By Chris Todd, Communications Officer at Generations For Peace
Today marks the beginning of Anti-Bullying Week, which recognises that children and young people have the power to set a positive example by opting to respect each other at school, in their homes and communities, and online. This idea of youth leadership is something that Generations For Peace supports and upon which our programmes and activities are built: the role that youth plays in their communities is vital and has the potential to change the future for the better.
In honour of Anti-Bullying Week, read the stories of our programmes and activities that have helped turn instances of bullying into opportunities for active tolerance, conflict transformation, and peacebuilding:
Zimbabwe on the whole is facing an uphill battle when it comes to school bullying, physical and emotional violence, and resulting injuries, some of which are fatal.
After the death of his father, all that was familiar to Ephraim was uprooted when he and his family moved more than 500km from the home he had known for his whole life. It was here, in this new setting, that Ephraim experienced bullying for the first time.
Not only was he a new victim for the more aggressive students to target, but his high performance in class led him to become an obvious subject of violent actions. Yet under the pressure of what felt like a million intersecting and impossible obstacles, Ephraim did not back down. He pushed harder, studied more, continued to improve his marks, and then did what many would never think to do: used the very reason he was being bullied as a means to make allies.
Now, Ephraim volunteers with GFP at the school where he teaches and coaches basketball in order to help ensure that students do not face the bullying he did. He uses his passions for teaching and sport to build peace among youth that they can pass on to future generations.
Read Ephraim’s full story here.
Her home of Daraa is a mere 13 kilometres from Syria’s southern border and from the country which she now calls her home. Yet where Hanan’s life was once characterized by joy and peace, it has since been marked with trauma after fleeing violence and destruction.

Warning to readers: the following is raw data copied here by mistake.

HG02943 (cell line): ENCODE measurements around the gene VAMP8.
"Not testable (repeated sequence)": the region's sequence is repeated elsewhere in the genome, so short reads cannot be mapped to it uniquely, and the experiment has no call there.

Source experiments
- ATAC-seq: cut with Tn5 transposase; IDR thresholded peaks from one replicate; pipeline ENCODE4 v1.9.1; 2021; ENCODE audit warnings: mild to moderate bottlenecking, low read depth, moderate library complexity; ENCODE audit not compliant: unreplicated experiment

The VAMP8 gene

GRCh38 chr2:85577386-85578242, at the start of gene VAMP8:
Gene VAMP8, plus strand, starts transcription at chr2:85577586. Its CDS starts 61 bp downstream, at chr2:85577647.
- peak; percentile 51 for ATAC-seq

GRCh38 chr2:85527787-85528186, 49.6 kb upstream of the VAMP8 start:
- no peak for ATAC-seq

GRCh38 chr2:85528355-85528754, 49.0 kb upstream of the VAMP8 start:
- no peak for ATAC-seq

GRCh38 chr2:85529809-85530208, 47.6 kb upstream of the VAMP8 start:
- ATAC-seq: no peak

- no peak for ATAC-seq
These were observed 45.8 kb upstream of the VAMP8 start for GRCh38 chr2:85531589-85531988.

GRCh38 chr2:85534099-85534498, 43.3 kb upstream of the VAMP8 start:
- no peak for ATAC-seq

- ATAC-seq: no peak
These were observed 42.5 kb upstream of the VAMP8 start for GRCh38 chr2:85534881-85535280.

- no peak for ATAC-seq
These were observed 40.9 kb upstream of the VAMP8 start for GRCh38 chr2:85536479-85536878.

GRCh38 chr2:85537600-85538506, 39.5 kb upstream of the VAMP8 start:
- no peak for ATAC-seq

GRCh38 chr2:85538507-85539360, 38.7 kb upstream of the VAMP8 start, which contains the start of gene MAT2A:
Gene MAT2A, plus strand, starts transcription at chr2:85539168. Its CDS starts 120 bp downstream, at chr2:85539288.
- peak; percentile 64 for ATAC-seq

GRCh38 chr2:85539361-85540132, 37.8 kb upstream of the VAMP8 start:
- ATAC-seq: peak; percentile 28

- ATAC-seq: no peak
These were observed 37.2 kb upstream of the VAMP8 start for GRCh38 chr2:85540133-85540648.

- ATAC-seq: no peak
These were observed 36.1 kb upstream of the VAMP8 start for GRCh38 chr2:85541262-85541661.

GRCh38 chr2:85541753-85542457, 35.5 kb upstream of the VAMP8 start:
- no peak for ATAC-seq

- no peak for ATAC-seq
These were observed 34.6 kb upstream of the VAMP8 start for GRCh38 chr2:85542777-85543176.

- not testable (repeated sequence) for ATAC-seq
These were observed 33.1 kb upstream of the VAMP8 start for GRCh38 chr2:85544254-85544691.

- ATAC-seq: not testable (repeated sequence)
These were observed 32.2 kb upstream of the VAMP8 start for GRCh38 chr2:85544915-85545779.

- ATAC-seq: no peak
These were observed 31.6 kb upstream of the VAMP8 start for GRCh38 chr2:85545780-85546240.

Hanan and her children fled to Jordan not long ago in seek of a peaceful and productive life. Yet fleeing to Jordan did not easily offer her and her family the safety and peace she had hoped.
Her son, Musa, and his younger siblings faced many difficulties in public schools, suffering discrimination, aggression, and bullying because of their Syrian origins. One day, Hanan was horrified to find that her son had returned from school bearing a knife wound inflicted on him by another student.
Inspired by this and other events that struck a chord in Hanan, she began volunteering with GFP, working in programmes that inspire hope in both Jordanian and Syrian youth and work to diminish bullying and violence between each group.
Read Hanan’s full story here.
Ugandan students experience sexual abuse and gender-based violence either in or on their way to or from school and 43% of students in the country experience bullying and corporal punishment in the classroom.
James was born into and raised in a polygamous family: his father was married to multiple women, which in James’ home country of Uganda, where the practice is legal, is not necessarily an altogether uncommon thing. However, the aggression and bullying he faced as a child because of this fact led him to develop a passion for peacebuilding as he grew up.
James’ work with Generations For Peace has allowed him to work alongside youth facing a wide range of challenges, from bullying to ethnic and religious division and conflict, and most recently to Gender-Based Violence (GBV). The new programme is incredibly important to James, who, having a wife and two daughters, is all too familiar with the challenges facing Ugandan students.
“Because of GFP’s activities,” James explains, “we have been able to restore confidence, building respect, resilience, and tolerance among the students, staff, and parents of Bussi Secondary School.”
Read James’ full story here.
Bullying doesn’t just impact the direct perpetrators or victims – it also impacts those around them. Any mother, for example, who watches as her children consistently fight knows the meaning of conflict and recognises the need to build peace – even on a small, individual, often internal scale. Fatima is no different.
She remembers years of bickering and fighting breaking out between her two daughters, but now, these actions are only a memory from the past. As her daughter Salma has become more and more deeply involved in peacebuilding activities at her school, her mother has watched as she has begun to develop and transform conflict like never before.
Fatima is thrilled to see how quickly Salma is developing as both a young woman and as a peace builder. While the world has a long way to go when it comes to tackling violent conflict and bullying stemming from broad and systemic issues, Fatima can finally say: “My home is now peaceful.”
Read Fatima’s full story here.
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